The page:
Leptospirosis Suspected In The Case of A Mumbai Teenager Who Died After Swimming in a Pond
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Leptospirosis may have claimed another victim in the city, after a teenager died in Kandivali. According to a news report in The Times of India, the 16-year-old had gone for a swim at a local pond on Saturday. Although it hasn’t been confirmed by the civic body, the cause of the boy’s death is suspected to be leptospirosis. And if it is confirmed, the teenager would be the fifth victim of the deadly illness this monsoon.

The deceased’s family said that the boy had gone out for a swim in the pond a fortnight ago and soon after the incident, started exhibiting symptoms. He developed fever and was taking medication from a local physician. But after seeing no difference in his condition, the family admitted him to a hospital on July 24.

A number of tests later, it was confirmed that he was indeed suffering from leptospirosis. The boy had recently completed his SSC and had sought admission for commerce at Patkar College in Goregaon. According to a family friend, the boy accompanied his friends to a pond near the Keni House chawl. But it’s not clear whether he too swam in the pond, which is in close proximity to the nullah.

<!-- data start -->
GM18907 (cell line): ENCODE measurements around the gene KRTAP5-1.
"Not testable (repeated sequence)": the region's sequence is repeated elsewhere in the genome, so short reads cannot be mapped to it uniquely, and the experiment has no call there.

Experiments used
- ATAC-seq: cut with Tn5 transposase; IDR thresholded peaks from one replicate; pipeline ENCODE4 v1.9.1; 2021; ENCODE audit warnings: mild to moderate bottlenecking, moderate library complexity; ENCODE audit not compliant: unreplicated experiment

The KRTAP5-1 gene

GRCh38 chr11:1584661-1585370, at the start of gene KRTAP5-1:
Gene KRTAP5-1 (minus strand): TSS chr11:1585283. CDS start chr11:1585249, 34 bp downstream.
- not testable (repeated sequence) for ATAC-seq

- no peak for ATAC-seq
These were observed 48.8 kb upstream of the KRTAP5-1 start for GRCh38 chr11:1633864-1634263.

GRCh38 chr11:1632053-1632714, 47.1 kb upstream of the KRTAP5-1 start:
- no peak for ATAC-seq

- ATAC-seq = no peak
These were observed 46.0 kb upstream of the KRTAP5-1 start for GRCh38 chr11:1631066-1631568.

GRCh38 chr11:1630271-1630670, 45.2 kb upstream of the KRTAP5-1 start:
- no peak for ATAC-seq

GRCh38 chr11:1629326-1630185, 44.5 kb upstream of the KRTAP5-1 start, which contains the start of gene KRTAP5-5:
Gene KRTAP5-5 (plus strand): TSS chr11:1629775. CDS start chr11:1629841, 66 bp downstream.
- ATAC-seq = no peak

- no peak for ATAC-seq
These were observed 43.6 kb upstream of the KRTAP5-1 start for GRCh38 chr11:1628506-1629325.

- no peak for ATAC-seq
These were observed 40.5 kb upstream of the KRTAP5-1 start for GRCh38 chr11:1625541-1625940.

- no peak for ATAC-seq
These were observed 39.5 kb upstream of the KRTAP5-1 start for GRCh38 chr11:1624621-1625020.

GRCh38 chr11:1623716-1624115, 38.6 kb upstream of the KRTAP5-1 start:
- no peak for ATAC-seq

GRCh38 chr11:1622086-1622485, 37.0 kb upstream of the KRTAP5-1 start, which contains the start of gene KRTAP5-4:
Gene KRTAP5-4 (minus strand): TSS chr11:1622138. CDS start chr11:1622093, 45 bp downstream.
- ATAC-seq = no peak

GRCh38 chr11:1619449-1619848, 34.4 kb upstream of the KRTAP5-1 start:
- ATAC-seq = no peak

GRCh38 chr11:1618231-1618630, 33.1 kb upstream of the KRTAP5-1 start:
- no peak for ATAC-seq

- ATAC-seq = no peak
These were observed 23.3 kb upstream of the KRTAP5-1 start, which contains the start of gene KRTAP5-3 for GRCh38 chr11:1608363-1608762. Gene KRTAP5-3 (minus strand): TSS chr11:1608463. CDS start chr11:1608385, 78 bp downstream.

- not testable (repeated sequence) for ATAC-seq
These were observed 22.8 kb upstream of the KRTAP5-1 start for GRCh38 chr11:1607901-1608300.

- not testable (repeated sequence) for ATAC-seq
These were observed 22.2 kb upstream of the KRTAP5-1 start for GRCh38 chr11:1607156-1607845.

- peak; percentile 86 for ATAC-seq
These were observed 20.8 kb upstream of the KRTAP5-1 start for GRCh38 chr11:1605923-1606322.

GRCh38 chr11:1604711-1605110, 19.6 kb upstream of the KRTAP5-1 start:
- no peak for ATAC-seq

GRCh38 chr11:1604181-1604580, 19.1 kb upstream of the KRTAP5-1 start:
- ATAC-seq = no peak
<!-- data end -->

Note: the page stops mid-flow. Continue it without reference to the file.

BMC executive health officer Dr Padmaja Keskar said that they were yet to be informed about the boy’s death and that they could only come to a conclusion after a committee analyses the case. Previously, another teenager boy who waded through the water at Marine Drive fell victim to the disease and died soon after.

Since the monsoons begun, 25 cases of leptospirosis have been reported. It is seen mostly during the rains and is spread through contaminated rain water. Infected urine of animals such as rats contain a deadly bacteria known as leptospira. When people wade through rain water contaminated with rat faeces and urine, the bacteria may enter the human, body through cuts and scrapes on the skin. In around two to four weeks, the first symptoms of the disease start manifesting.

The BMC has instructed people who have waded in rain water for 30 minutes to immediately take antibiotics to counter any infection. A single dose of 200mg doxycycline or azithromycin should be taken within 72 hours of exposure. The medicines will be distributed for free at BMC’s dispensaries and clinics. Previously, the civic body had issued a warning after the torrential rains of August 2017, which forced many people to wade through flood waters.